• Take over and run Base Workshops being privatised
  • Set up camps to include HAA shelters
  • Take over and run Command Battle Schools
  • Set up training establishments in friendly foreign countries
  • Undertake joint training with friendly forces
  • Increase participation in UN Peace Keeping
  • Reduce civilian’s numbers in DRDO, Ordnance Factories, and MES by transferring human resources from concerned supporting arms/services
  • Like the DCI , form Corporate to market Military Hardware, training and technology both within the Country and Internationally

Costs & Budgets: The Constant Tussle

The annual release of approximately 75,000 experienced, tried and tested, skilled manpower from the forces is something that needs to be reviewed and these individuals should be gainfully employed to cut costs as well as add value. It is this disciplined, experienced and motivated manpower aged between 35- 45 years, which finds itself out on the street looking for jobs! Surely, not a healthy or motivating sign. Can we expect this to encourage our youth to join the Armed Forces for a short term ‘Job’ fraught with risk of life and limb? Retiring at a prime age, some get a pittance as pension; others do without it and mingle with a society that does not even care to give you a fair chance to be a part of it. These are battle hardened leaders who can think on their feet, take decisions, and give directions, in situations where the consequence of error is loss of life and National Pride.

The policies for absorbing them in second careers have always been cloudy and unsure. Industry mostly considers such individuals suitable only for ‘Security or Administration ‘, ignoring the multi talents & skills that these individuals bring with them. Ministry of Defense and the three services have put in efforts towards resettlement albeit with limited success. The policies flip flop between SSC and others getting absorbed in CAPFs on Deputation to being re employed where possible or attempting to join the Corporate World. Director General Resettlement(DGR) ,the primary organization for training and re-employment, who have been dealing with Coal Transportation , Security Agencies and Licenses for Petrol Pumps for some time are looked upon by many, as a defunct organisation. Army Placement Agency is another organization for the three services that operate in a similar model as any hiring or recruitment firm. Zila Sanik Board serves as the grass-root touch point for JCO’s/ OR’s and help them in undertaking primary and secondary employment registrations.

A significant amount of money is spent in imparting courses with educational institutes towards creating job readiness for a career in the corporate world.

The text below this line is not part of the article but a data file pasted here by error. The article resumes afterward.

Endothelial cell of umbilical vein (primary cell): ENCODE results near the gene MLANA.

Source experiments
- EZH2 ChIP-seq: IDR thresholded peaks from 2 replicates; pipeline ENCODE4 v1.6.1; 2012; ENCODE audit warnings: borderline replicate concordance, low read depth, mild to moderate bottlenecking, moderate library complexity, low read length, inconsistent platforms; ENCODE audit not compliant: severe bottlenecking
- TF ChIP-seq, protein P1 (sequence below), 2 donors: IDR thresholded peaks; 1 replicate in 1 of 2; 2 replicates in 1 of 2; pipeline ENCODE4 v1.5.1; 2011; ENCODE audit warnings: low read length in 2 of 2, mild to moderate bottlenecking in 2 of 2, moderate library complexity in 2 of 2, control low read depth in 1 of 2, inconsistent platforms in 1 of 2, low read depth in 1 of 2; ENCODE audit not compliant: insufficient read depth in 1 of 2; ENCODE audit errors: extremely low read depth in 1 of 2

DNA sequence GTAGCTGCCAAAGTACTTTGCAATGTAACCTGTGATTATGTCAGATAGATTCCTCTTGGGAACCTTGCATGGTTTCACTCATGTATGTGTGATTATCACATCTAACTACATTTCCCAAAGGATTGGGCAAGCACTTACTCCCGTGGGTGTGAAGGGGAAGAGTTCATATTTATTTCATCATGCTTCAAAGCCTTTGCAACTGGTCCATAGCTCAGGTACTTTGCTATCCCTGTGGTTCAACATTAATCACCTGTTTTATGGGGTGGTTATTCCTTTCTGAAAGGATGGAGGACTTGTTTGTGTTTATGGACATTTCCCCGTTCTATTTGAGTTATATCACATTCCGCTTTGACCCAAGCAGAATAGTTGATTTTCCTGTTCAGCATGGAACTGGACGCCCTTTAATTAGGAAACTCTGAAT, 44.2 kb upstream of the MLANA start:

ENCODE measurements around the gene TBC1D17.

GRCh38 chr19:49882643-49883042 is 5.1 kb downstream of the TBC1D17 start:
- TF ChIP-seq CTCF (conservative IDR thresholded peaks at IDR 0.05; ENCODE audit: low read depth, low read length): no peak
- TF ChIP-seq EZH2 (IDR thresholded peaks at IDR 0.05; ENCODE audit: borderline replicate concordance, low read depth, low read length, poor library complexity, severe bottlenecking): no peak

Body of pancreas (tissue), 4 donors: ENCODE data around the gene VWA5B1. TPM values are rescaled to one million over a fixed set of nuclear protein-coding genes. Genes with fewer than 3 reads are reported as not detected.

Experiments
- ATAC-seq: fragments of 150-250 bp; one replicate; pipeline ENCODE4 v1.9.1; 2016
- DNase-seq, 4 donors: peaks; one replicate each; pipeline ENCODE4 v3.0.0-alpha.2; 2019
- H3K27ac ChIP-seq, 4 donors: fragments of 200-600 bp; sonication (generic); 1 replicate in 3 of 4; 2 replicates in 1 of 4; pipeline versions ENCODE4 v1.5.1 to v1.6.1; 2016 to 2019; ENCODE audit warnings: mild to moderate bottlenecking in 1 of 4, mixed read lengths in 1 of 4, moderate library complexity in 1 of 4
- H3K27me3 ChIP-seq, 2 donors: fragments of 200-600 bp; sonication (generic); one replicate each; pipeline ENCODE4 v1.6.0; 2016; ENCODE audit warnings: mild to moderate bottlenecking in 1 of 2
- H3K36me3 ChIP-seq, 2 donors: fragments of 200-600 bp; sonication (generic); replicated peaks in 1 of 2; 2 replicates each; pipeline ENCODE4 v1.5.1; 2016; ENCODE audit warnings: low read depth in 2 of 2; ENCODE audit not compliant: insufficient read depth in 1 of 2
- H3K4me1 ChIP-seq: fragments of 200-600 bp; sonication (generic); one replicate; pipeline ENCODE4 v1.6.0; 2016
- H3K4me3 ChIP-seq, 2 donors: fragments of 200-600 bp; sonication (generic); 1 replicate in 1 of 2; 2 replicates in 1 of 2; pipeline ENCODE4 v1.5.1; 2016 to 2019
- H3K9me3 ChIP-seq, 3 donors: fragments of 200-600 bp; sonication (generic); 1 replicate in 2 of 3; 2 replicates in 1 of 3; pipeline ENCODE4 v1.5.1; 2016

It is a deplorable sight to see is a soldier who has gone through thousands of hours of structured and experiential training, as a doorman at a five-star hotel or a factory gate for a pittance of a mere eight to ten thousand rupees. An Infantry Soldier is treated at par with a ‘Semi Skilled’ worker after having spent the better part of his youth, laying his life at risk on borders and insurgencies!

Most officers end up joining the corporate world in security, administration and facilities that don’t use a small percent of what they are capable of, hence leaving them frustrated and unfulfilled for the rest of their lives. No wonder that the family tradition of joining the Armed Forces is dying.

Food for Thought: Next Step

War and Conflict have always been the backdoor for big businesses. Mega corporations manufacture weapons, vehicles, equipment and more under the government’s payroll; pioneering innovation and advancement in this demand intensive market. Profiteering from war is also a subject of moral debate, but that’s just capitalism.

The efforts of India’s Government to ‘downsize’ the forces needs to read ’right size’ and the financial burden needs to be turned around to a more or less self reliant organisation if not a profit generating one. It is my belief that this can be achieved if right ‘policies’ are adopted.

The answer lies in creating ‘Private Military Corporations’ (PMC) or Companies like those in the ‘Western World’.

Private Military Companies are non-existent in India as of now. A report by FICCI suggested that private security firms are amongst the largest employers in India, employing more than 8 million people, with the potential to employ about 3 million more by 2022.

A booming industry where the manpower is dominated by ex-servicemen; Indian firms, are unable to stand shoulder-to-shoulder with PMCs ,mainly due to State supremacy which has had a tight grip on matters related to defence forces and industry.

Make in India should open doors for this. According to a recent report in the Tribune 04 August 2020, the Army has put out a RFI for ten years supply of ammunition, further the import of 101 items has been prohibited and additional funds provided for defence procurement, this can be seen as a way forward for Veterans to form PMCs and undertake to deliver the Army’s requirements.

The DCI model of ‘joint ownership’ may just be the right answer? Perhaps it is time to experiment even on a small scale?

(The author is an Indian Army Veteran. Views expressed are personal).